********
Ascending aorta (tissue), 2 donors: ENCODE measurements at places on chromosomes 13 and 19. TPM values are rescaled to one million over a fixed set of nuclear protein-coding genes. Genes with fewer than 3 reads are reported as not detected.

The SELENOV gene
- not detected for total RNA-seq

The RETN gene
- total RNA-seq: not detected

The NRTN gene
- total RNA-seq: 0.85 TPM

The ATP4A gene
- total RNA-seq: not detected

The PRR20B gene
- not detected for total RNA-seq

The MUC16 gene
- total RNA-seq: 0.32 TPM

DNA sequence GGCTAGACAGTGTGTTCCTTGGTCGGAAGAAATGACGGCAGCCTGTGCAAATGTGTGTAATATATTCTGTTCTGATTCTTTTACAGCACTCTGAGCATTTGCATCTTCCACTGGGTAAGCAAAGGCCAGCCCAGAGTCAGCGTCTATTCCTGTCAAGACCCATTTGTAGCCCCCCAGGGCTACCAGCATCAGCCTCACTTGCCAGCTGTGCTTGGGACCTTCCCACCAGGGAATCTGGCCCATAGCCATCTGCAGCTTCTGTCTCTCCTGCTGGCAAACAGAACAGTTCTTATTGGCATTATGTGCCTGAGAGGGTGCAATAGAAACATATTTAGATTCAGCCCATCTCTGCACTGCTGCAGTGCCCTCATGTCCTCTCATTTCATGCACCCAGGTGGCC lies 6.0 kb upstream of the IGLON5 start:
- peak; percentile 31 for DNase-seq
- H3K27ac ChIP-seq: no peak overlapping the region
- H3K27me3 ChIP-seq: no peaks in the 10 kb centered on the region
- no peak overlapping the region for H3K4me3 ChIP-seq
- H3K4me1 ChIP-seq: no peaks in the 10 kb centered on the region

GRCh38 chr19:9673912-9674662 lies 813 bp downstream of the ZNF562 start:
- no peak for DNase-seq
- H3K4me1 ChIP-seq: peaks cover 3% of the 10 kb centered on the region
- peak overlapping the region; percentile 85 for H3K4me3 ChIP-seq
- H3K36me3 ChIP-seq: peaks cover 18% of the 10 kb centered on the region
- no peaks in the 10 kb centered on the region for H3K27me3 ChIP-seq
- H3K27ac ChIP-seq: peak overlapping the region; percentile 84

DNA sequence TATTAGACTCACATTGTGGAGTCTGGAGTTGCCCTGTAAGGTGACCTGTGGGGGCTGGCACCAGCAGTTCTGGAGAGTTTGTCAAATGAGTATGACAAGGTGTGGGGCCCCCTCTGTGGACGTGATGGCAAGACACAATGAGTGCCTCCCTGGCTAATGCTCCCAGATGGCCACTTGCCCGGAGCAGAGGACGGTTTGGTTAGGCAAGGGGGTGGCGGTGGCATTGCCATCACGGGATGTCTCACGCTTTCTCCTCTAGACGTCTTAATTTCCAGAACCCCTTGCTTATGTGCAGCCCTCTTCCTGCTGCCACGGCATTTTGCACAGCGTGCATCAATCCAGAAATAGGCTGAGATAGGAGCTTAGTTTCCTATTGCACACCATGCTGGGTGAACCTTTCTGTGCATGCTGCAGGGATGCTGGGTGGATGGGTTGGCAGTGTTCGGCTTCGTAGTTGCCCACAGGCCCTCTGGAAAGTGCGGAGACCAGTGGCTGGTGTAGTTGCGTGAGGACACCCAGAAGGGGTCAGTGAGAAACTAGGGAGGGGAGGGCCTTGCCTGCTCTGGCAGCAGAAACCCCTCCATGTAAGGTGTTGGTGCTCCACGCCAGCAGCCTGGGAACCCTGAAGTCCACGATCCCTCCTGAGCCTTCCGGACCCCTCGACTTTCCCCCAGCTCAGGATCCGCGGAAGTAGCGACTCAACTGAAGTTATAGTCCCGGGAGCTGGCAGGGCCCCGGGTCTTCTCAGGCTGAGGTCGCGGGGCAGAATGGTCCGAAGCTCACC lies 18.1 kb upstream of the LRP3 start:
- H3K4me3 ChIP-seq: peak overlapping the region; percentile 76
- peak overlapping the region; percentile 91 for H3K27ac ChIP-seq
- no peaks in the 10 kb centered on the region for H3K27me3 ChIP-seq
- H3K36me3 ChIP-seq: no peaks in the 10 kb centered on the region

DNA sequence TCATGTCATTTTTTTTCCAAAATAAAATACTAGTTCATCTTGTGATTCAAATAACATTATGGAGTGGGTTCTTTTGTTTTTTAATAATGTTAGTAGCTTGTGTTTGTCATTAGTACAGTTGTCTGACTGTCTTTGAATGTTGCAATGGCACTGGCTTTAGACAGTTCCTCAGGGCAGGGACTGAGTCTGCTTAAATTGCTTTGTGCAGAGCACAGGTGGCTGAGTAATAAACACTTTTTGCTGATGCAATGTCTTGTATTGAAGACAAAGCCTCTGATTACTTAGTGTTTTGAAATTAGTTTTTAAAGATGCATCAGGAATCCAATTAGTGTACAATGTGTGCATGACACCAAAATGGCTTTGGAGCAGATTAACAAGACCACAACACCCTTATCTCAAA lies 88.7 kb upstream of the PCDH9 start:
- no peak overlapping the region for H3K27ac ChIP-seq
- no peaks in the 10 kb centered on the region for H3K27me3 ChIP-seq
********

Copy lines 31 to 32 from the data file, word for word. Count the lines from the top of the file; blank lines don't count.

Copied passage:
- H3K36me3 ChIP-seq: no peaks in the 10 kb centered on the region

DNA sequence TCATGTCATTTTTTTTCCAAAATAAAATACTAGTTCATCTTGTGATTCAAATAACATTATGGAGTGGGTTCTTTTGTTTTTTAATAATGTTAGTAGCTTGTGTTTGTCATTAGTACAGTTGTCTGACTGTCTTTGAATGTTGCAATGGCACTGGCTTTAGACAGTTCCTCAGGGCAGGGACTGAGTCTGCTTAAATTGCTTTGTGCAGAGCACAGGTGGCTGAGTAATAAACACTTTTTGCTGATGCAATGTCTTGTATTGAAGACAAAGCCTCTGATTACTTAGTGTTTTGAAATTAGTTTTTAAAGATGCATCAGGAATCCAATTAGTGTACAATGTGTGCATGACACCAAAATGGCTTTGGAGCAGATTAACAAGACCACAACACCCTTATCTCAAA lies 88.7 kb upstream of the PCDH9 start: